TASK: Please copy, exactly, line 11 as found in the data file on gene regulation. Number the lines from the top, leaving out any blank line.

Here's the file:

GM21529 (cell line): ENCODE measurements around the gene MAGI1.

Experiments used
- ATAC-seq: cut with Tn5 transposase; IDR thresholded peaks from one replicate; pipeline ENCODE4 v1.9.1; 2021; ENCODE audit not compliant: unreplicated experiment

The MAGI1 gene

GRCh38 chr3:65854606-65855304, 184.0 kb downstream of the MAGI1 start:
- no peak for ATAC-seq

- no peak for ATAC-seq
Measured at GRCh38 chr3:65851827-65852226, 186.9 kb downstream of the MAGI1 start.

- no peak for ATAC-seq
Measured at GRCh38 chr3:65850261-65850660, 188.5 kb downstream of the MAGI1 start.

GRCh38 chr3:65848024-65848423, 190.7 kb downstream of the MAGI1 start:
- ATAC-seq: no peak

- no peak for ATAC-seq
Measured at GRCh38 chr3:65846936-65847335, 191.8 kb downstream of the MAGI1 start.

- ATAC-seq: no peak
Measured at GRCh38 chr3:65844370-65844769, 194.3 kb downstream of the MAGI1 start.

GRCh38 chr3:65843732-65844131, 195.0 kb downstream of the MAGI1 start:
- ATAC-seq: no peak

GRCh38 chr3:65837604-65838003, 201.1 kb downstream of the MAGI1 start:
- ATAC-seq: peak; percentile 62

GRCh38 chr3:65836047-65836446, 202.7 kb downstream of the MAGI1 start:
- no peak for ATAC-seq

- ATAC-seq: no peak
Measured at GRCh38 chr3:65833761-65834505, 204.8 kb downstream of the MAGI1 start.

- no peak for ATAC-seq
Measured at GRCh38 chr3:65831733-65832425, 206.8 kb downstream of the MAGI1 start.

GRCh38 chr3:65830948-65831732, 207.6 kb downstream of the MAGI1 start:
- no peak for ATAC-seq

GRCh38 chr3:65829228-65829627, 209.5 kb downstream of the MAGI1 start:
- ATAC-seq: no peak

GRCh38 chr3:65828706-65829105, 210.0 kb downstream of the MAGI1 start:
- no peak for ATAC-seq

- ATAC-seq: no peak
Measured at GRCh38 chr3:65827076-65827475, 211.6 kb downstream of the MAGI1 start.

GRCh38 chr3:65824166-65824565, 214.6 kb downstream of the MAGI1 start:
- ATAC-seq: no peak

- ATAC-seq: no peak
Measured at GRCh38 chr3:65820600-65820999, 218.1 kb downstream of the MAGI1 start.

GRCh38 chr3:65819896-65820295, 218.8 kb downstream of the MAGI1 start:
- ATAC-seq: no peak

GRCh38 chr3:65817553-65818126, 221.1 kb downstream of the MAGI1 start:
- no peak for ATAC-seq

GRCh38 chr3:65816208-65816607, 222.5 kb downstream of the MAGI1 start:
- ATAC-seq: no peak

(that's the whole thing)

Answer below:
GRCh38 chr3:65848024-65848423, 190.7 kb downstream of the MAGI1 start: